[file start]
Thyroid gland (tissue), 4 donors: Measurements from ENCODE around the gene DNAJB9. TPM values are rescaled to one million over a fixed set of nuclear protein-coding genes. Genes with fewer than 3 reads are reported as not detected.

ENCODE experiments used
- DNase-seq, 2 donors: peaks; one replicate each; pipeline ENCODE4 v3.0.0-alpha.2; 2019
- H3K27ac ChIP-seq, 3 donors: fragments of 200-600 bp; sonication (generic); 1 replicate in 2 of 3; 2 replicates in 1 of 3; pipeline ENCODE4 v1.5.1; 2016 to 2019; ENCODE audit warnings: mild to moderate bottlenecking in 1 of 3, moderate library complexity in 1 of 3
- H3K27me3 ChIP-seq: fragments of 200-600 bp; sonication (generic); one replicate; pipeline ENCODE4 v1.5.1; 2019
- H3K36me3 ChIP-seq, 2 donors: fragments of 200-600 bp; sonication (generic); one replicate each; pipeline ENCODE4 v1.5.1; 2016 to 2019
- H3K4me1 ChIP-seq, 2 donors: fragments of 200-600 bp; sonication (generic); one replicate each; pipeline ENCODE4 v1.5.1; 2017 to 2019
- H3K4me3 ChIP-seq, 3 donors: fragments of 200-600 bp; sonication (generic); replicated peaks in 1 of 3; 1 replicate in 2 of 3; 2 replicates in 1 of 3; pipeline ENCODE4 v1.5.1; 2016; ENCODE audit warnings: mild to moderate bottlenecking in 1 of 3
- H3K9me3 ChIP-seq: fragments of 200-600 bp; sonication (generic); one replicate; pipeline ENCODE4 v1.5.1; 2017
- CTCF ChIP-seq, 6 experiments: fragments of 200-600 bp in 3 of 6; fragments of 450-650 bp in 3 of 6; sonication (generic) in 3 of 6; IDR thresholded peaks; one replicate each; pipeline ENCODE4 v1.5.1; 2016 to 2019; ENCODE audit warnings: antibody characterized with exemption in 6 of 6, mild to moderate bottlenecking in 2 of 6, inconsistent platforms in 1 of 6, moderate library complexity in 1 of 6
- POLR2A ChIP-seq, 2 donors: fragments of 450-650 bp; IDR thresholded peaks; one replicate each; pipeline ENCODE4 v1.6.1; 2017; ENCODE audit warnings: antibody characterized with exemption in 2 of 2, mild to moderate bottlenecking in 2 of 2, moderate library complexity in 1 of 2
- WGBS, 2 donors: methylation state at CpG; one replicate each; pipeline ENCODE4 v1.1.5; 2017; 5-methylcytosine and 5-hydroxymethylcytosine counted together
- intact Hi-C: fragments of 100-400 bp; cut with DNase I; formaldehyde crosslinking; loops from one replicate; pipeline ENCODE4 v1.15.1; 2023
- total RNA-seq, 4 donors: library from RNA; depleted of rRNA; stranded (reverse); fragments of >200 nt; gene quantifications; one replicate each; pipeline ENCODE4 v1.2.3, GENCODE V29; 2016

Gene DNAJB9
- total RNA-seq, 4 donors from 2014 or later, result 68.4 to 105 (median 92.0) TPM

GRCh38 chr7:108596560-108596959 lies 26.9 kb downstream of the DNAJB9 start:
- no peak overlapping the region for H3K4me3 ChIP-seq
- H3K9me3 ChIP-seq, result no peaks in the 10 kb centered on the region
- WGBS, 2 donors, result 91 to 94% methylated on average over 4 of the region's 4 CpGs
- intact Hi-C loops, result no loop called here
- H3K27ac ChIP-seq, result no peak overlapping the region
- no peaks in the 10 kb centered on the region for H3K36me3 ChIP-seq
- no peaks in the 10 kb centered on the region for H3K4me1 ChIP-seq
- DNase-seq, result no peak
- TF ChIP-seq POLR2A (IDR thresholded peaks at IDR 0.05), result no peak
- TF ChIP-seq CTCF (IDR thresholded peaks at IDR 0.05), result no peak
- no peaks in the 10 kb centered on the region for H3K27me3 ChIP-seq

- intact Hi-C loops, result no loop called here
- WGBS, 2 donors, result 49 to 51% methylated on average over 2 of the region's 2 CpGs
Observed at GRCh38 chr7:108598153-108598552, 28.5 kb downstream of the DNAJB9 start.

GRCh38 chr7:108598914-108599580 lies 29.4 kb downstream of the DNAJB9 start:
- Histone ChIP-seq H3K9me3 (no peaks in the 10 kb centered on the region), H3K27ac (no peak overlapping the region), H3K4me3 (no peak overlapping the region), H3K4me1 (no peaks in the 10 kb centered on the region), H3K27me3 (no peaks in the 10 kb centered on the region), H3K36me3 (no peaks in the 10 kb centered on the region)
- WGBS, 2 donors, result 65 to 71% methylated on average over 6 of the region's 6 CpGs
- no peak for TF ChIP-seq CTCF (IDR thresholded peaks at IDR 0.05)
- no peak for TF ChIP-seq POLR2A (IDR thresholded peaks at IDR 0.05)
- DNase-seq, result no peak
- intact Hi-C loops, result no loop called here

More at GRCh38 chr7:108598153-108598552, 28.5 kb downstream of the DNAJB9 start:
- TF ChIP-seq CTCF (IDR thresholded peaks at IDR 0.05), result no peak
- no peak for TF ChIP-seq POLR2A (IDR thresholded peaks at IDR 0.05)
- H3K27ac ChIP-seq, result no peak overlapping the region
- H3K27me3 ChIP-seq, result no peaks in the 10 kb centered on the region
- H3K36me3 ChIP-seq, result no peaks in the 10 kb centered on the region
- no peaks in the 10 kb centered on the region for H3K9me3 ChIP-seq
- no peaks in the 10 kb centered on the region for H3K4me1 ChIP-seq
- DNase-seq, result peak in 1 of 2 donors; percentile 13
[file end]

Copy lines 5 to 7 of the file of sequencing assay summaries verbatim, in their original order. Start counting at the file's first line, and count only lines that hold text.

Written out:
- H3K27me3 ChIP-seq: fragments of 200-600 bp; sonication (generic); one replicate; pipeline ENCODE4 v1.5.1; 2019
- H3K36me3 ChIP-seq, 2 donors: fragments of 200-600 bp; sonication (generic); one replicate each; pipeline ENCODE4 v1.5.1; 2016 to 2019
- H3K4me1 ChIP-seq, 2 donors: fragments of 200-600 bp; sonication (generic); one replicate each; pipeline ENCODE4 v1.5.1; 2017 to 2019